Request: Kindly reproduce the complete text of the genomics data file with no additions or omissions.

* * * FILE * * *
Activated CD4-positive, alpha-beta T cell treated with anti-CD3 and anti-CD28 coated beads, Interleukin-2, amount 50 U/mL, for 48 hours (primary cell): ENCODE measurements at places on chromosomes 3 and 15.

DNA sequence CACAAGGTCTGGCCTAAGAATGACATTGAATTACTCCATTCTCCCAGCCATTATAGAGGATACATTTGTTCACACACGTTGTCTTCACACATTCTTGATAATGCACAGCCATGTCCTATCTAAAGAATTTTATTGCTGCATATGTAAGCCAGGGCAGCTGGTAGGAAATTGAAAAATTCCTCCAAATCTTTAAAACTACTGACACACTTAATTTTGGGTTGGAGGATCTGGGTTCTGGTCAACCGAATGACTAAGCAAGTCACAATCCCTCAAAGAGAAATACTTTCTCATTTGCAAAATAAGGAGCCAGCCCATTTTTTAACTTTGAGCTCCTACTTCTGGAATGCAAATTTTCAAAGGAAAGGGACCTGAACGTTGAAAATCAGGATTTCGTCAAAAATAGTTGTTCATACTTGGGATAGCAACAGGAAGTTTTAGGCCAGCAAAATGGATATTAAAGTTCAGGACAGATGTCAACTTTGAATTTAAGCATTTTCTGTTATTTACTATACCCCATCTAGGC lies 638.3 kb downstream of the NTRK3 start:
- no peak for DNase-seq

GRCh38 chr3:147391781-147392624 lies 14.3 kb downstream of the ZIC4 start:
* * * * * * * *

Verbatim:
Activated CD4-positive, alpha-beta T cell treated with anti-CD3 and anti-CD28 coated beads, Interleukin-2, amount 50 U/mL, for 48 hours (primary cell): ENCODE measurements at places on chromosomes 3 and 15.

DNA sequence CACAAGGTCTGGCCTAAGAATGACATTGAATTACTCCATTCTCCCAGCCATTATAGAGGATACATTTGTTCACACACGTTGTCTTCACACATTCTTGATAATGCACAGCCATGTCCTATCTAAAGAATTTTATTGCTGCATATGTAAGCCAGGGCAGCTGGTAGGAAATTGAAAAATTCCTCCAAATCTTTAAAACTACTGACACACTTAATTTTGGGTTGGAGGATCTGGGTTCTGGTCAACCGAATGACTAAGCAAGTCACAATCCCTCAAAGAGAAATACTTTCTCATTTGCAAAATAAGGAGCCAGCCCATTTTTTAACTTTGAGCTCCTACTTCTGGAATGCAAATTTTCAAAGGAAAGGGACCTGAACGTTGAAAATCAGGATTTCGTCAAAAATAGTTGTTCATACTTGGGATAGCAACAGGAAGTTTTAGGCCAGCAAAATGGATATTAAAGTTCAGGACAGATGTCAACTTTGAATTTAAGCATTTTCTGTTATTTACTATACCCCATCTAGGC lies 638.3 kb downstream of the NTRK3 start:
- no peak for DNase-seq

GRCh38 chr3:147391781-147392624 lies 14.3 kb downstream of the ZIC4 start: